Flew back to Paris on EasyJet which is a lot faster and cheaper than a train nowadays, and guess what? Nobody has to take their shoes off at the European airports! A last visit to Harry’s , a little shopping at Printemps Department store with it’s fantastic stained glass dome, plus a day trip to Eperny to tour the Champagne works of Castlelaine. Their caves were begun in 1818, hugely encrusted with dripping mold (Yes! All mold is not bad!). It was a great tour, with only us and five Australian guys. Ended with a full glass of their product. Unfortunately, Joy has begun collecting champagne ice buckets, of which they had one she couldn’t resist. Why couldn’t she collect stamps?
As you can imagine, this was all a great deal of work, and we were glad to return home to rest, working full time in our office.

French waiters:
They take your order with a large palm pilot and have a small hand held machine to run your Master Card, which immediately prints out a couple of receipts, one to sign. It’s like they are reaching out to the U.S. (My bank) and picking up the bill.

Begun in 1818, there are now several kilometers of caves extant, the main avenue being a full kilometer. When riddling was discovered they initially stuck the bottle neck first into a sand base. The riddling rack was invented in late 1800's which made it a lot easier to turn 1/4 turn. Their Master Riddler could do 70,000 bottles a day on a 8 hour shift! That’s 2.4 bottles per second, all day! Every once in a while a bottle would explode while aging on the pile or even when disgorging, resulting in the wearing of a leather mask, although I don’t know how many one eyed riddlers that resulted in. But not to be wasteful, the caves are lined with electric lights made from the broken bottles turned upside down as the bottoms blow out and not the tops or the sides.
Everything is covered with mold, sometimes an inch thick and hanging off the walls and piles of bottles. This is good as it keeps the special air to age the champagne. The trademark red ‘X’ is derived from a local battalion of soldiers who wore it on their shields during some war in the 1800's. The huge, strange tower is from 1890, having survived all the wars since then (Too bad!). Our tour group consisted of us and 5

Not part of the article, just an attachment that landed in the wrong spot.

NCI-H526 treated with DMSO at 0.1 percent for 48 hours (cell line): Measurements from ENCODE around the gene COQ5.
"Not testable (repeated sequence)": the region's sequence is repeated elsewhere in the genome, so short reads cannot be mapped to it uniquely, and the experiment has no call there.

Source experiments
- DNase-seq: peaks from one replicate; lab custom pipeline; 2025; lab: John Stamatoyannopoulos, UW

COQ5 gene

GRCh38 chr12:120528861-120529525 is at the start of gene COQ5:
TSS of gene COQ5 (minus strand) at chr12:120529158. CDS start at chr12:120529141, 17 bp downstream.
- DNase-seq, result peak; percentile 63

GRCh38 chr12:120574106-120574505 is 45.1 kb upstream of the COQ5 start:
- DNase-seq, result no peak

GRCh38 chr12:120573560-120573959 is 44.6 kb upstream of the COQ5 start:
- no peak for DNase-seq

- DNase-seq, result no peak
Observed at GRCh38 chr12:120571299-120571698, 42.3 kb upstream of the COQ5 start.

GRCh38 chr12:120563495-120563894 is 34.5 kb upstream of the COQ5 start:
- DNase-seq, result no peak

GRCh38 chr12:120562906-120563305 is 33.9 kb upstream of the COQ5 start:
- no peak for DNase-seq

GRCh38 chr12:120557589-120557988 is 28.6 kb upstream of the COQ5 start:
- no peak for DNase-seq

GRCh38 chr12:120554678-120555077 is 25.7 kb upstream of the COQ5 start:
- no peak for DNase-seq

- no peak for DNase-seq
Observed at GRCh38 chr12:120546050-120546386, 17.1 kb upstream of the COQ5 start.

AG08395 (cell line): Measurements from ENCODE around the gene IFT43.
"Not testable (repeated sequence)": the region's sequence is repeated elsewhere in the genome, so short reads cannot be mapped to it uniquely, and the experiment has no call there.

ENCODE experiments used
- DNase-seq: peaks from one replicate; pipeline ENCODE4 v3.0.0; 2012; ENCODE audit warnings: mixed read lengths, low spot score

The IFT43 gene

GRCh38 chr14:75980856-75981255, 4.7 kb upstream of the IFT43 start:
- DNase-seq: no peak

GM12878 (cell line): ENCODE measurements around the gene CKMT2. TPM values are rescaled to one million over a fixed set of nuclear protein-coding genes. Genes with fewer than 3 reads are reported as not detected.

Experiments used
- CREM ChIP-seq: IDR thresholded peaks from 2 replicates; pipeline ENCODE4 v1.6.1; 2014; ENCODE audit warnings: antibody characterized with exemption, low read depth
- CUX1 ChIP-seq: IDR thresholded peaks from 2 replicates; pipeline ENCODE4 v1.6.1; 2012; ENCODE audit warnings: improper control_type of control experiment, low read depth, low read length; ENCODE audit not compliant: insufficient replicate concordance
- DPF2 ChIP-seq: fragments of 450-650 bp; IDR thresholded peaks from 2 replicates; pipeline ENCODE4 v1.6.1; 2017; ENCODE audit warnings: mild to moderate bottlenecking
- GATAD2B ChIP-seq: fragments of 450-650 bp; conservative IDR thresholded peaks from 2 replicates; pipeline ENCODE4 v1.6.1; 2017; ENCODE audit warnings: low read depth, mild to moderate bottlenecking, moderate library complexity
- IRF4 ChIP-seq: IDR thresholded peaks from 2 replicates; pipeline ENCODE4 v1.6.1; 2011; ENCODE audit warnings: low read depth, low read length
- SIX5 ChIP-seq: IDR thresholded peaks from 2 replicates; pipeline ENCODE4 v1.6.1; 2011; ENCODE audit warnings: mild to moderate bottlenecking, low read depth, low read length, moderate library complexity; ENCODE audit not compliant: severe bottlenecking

Aussies, our German girl did a great job. Unfortunately, they had a black ice bucket that Joy has a penchant to collect, adding to the one she conned out of a Office de Tourisme in Bordeaux. Why can’t she collect something small, like stamps?

Falling off the boat into a canal is usually not a problem as it is only 6 feet deep and generally about 30' wide, so if you can swim or dog paddle it isn’t far to the bank, where your boat-mate can stop, turn around, and pick you up. Providing she knows how to run the boat. Falling into a lock is another story, however. The water in the locks go up and down about 12' , so if you are going to fall into one, do it when the water is going down and not crashing into the lock in a huge rooster-tail waterfall filling up the basin. By this time I had gone thru hundreds of locks, Joy and I had perfected mooring in a lock as I would steer into the side, bump into the side where Joy would jump off the bow, tie that line while I would shut the engine down, run around and jump off with the aft line and tie around the bollard. Well, I miscalculated the gap and when I jumped off, I pushed the boat away from the quay and dropped into the water. I instantly remembered we had been flushing our toilet into the canal for several days and kept my mouth shut. The canal keeper stopped the water, jumped on our boat, threw me the life preserver hanging on the aft end of the boat, and pulled my out of the water. Checking me over and realizing only my pride was damaged we continued thru the lock where we tied up and took a long hot shower, followed my a good shot of cognac we fortunately had left from our trip to cognac.